This kind of reminds me of the playing covers like the record or doing one's own thing debate. If someone (or a group) who can keep steady time throughout a whole song decide to push and pull it a bit (a la Ringo and the pushing the choruses thing) then I respect that as a musical choice. Much as a classical conductor will add drama to a concert by speeding up and slowing down a bit as the music suits. But I hear this sort of thing far too often from people who can't do it right in the first place. Who get caught up in the moment and rush, or bog down playing fills that they can't groove though.

Altering something, has to come from a foundation of having it down in the first place.

Whether the Wrecking Crew, Funk Brothers, MG's or whatever, pop music has a long history of being played well and in time. And producers have had to get creative or use pro replacements with flash in the pan groups who couldn't. Today you have folks like the Dirty Loops or Pomplamoose who are dead on time, while grooving just as hard as the FAME crew.
 

Mad About Drums

Pollyanna's Agent
I love certain albums because I love the music, I dont think I have ever judged an album on the quality of the timing.
Me neither, it's just this thread which made me remember an interview about Al Di Meola's drummers in which he stated that Steve had played the whole album without a click and made an emphasis of Gadd's great timing. I just thought it was relevant to the subject of this thread.

I think it is entirely possible to have perfect timing and be a poor drummer, or have average timing but be a superb inventive drummer.
Certainly... but some have both, perfect timing and superb creativity, which is the point I was highlighting.
 

_Leviathan_

Senior Member
Bands and music are a product of the times they live in, sure. But the technology is too. Do you think they would have had 20 guys recording into a room mic to make a wax cylinder if they could have done different? If the musicians and producers at the time had access to the digital manipulation we do today, would they have made their music exactly the same? Who knows, but I doubt it. I think if the standard was always metronomic time in pop/rock music, then some of you would be complaining about music today being too loose and freeform. The only reason people made music like that was because that was the standard, and for every wonderfully loose drummer like Billy Martin from MMW there's drummers with just bad time that need to charge up their metronomes.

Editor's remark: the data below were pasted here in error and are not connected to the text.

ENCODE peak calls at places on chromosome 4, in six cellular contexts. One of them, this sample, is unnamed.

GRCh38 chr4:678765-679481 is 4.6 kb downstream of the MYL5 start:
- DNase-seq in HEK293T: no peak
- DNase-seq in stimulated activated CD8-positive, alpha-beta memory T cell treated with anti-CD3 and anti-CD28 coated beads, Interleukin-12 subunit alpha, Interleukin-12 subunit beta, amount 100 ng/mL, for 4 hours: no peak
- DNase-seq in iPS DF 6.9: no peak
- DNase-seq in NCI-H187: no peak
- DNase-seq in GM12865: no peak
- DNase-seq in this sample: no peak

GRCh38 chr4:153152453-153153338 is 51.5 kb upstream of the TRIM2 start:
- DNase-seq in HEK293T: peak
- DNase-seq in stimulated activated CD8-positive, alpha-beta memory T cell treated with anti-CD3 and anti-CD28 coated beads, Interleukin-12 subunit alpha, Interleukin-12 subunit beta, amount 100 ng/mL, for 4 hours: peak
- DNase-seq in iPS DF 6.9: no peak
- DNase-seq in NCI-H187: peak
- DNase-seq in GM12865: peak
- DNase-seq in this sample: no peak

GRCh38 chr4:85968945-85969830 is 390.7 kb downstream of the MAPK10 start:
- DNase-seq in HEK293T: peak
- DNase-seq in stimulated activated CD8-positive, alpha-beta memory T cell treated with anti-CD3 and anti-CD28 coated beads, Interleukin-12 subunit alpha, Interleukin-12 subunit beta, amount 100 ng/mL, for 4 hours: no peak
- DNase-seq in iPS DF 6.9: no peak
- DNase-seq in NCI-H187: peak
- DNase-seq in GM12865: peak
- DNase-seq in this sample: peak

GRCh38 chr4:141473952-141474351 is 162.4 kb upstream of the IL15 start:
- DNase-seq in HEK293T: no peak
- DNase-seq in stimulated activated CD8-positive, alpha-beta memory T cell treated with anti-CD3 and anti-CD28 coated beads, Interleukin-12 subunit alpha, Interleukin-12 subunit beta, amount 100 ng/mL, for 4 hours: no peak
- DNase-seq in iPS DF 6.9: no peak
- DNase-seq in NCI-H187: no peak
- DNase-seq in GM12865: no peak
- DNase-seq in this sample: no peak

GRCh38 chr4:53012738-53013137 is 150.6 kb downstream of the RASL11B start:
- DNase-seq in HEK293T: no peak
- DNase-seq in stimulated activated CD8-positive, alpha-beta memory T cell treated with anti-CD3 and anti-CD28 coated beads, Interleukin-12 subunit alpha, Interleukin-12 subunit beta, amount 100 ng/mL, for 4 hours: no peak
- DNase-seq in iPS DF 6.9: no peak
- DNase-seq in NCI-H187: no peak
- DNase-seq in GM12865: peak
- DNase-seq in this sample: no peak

Getting your right hand and left foot to basically be a metronome by "cracking the books" with a pair of headphones isn't fun, but it's a great skill for a drummer to have. Then you can go off metronome and keep a similar standard of tightness, while still having a human time and feel. Listen to the Soundgarden record last year or Clutch this year and tell me "slick, digital" modern music done to a click can't rock or feel amazing.

http://www.youtube.com/watch?v=mwI8N146W5s
 

mikel

Platinum Member
Nothing wrong with technology, if it improves the reproduction of the original performance. You could argue that musicians in the wax cylinder era were better than now. They had to record, as a band, straight to disc, so there individual performance had to be perfect.. Notation, volume, dynamics and timing. Now, with multi track recorders most things can be "Fixed in the mix" or dropped in or used to trigger better sounds.

I think a recording should be a representation of a moment in time, a performance. Like a gig.You were there on that night and were lucky enough to witness the performance. The following night? the performance will be slightly different.

Sometimes less really is more. A friend of mine is a songwriter/producer and he was sent a recording by a friend of a friend asking him to re mix and produce it for them. It was post punk stuff. After careful listening and consideration he sent it back with the note: "Its rough, gritty, loud and slightly shambolic. Its perfect Punk, I'm not going to mess with it".